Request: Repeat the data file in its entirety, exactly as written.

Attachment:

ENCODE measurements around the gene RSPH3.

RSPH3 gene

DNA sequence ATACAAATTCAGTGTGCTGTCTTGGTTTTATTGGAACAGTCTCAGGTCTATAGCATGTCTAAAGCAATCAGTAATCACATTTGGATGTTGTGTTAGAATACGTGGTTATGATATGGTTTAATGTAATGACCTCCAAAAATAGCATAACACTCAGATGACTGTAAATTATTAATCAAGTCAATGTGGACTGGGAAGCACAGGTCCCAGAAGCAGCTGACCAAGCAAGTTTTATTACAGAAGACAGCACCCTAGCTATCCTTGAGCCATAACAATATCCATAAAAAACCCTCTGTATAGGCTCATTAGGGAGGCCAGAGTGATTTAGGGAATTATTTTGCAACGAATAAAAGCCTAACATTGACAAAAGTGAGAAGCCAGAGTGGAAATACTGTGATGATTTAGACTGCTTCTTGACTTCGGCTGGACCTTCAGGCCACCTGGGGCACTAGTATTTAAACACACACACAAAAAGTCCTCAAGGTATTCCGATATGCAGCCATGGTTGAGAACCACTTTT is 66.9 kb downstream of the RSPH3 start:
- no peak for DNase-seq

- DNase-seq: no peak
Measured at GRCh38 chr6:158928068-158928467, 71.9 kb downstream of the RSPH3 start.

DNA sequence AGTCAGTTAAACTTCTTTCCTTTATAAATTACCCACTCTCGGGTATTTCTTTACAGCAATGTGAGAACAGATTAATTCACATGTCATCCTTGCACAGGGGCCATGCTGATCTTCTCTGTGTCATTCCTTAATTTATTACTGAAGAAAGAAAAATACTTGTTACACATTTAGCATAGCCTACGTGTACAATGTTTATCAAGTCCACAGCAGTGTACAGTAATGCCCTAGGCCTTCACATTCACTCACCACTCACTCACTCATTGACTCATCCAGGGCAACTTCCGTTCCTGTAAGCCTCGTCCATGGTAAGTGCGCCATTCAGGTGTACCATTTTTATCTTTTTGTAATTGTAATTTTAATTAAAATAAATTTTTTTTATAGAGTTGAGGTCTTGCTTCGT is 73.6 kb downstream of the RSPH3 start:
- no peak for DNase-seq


ENCODE measurements around the gene RSPH3.

RSPH3 gene

DNA sequence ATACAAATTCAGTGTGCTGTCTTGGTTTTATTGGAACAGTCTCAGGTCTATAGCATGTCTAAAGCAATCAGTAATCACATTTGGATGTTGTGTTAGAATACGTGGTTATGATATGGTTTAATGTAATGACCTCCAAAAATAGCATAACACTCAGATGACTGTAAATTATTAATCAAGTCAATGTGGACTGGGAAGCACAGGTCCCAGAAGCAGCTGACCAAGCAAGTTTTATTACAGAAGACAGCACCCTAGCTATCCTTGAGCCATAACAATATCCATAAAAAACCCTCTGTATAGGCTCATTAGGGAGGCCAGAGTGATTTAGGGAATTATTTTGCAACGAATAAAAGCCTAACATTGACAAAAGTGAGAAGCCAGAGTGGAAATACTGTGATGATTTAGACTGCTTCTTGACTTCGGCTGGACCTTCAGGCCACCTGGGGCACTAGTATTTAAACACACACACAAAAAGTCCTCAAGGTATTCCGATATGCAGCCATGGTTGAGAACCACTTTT is 66.9 kb downstream of the RSPH3 start:
- no peak for DNase-seq

- DNase-seq: no peak
Measured at GRCh38 chr6:158928068-158928467, 71.9 kb downstream of the RSPH3 start.

DNA sequence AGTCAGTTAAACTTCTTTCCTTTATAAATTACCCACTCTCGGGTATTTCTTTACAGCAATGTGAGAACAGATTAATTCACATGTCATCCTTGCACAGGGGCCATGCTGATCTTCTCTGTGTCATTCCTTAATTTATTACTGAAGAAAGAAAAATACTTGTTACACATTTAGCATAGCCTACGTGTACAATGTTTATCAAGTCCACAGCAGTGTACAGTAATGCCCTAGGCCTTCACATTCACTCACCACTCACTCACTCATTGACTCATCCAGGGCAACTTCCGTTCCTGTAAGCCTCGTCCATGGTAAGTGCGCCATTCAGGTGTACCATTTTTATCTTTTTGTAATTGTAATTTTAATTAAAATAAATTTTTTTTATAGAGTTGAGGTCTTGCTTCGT is 73.6 kb downstream of the RSPH3 start:
- no peak for DNase-seq